16 1. Preparatory material

(iv) X has sub-exponential tail if there exist C, c, a 0 such that

P(|X| ≥ λ) ≤ C

exp(−cλa)

for all λ 0.

(v) X has finite

kth

moment for some k ≥ 1 if there exists C such that

E|X|k

≤ C.

(vi) X is absolutely integrable if E|X| ∞.

(vii) X is almost surely finite if |X| ∞ almost surely.

Exercise 1.1.2. Show that these properties genuinely are in decreasing

order of strength, i.e., that each property on the list implies the next.

Exercise 1.1.3. Show that each of these properties are closed under vector

space operations, thus, for instance, if X, Y have sub-exponential tail, show

that X + Y and cX also have sub-exponential tail for any scalar c.

Examples 1.1.9. The various species of Bernoulli random variable are

surely bounded, and any random variable which is uniformly distributed

in a bounded set is almost surely bounded. Gaussians and Poisson dis-

tributions are sub-Gaussian, while the geometric distribution merely has

sub-exponential tail. Cauchy distributions (which have density functions of

the form f(x) =

1

π

γ

(x−x0)2+γ2

) are typical examples of heavy-tailed distri-

butions which are almost surely finite, but do not have all moments finite

(indeed, the Cauchy distribution does not even have finite first moment).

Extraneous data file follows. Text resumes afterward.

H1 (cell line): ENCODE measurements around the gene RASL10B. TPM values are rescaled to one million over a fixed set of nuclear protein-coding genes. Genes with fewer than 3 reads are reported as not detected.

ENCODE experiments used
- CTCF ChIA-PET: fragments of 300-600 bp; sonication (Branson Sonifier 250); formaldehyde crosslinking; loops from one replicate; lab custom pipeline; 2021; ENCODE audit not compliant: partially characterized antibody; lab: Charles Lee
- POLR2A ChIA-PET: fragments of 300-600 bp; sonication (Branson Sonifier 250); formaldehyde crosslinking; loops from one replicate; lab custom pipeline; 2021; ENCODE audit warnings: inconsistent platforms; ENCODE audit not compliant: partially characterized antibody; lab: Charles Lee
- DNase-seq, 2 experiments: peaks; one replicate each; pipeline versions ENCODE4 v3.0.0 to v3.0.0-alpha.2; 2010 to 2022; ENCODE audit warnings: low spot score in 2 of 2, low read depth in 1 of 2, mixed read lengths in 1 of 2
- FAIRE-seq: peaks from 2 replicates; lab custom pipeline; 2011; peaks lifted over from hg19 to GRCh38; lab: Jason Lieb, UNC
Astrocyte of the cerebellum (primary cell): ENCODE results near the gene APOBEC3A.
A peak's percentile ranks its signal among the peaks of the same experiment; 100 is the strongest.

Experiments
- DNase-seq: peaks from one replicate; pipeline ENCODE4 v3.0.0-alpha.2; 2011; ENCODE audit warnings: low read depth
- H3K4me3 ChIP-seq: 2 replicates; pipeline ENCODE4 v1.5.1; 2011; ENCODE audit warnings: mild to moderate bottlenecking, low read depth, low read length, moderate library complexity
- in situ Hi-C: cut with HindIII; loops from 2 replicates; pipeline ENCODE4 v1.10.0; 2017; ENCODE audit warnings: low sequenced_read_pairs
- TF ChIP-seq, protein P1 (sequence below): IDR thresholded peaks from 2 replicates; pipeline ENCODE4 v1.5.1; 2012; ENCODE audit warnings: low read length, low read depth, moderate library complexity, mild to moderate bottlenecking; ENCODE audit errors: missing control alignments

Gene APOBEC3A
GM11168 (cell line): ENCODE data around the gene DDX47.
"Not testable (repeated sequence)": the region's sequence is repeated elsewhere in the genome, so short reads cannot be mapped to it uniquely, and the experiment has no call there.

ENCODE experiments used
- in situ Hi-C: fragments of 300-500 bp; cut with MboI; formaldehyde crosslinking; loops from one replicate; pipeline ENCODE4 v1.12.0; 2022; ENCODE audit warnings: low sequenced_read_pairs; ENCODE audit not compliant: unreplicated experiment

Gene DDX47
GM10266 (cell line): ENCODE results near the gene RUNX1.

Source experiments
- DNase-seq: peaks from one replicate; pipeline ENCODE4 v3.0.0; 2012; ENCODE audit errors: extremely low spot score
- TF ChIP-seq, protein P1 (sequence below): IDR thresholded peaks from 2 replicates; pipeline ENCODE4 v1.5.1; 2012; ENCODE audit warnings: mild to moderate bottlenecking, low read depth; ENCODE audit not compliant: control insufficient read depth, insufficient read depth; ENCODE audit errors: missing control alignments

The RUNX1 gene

If we have a family of scalar random variables Xα depending on a pa-

rameter α, we say that the Xα are uniformly surely bounded (resp. uni-

formly almost surely bounded, uniformly sub-Gaussian, have uniform sub-

exponential tails, or uniformly bounded

kth

moment) if the relevant param-

eters M, C, c, a in the above definitions can be chosen to be independent of

α.

Fix k ≥ 1. If X has finite

kth

moment, say

E|X|k

≤ C, then from

Markov’s inequality (1.14) one has

(1.23) P(|X| ≥ λ) ≤

Cλ−k,

thus we see that the higher the moments that we control, the faster the tail

decay is. From the dominated convergence theorem we also have the variant

(1.24) lim

λ→∞

λkP(|X|

≥ λ) = 0.

However, this result is qualitative or ineffective rather than quantitative

because it provides no rate of convergence of

λkP(|X|

≥ λ) to zero. Indeed,

it is easy to construct a family Xα of random variables of uniformly bounded

kth

moment, but for which the quantities

λkP(|Xα|

≥ λ) do not converge

uniformly to zero (e.g., take Xm to be m times the indicator of an event of

probability

m−k

for m = 1, 2,...). Because of this issue, we will often have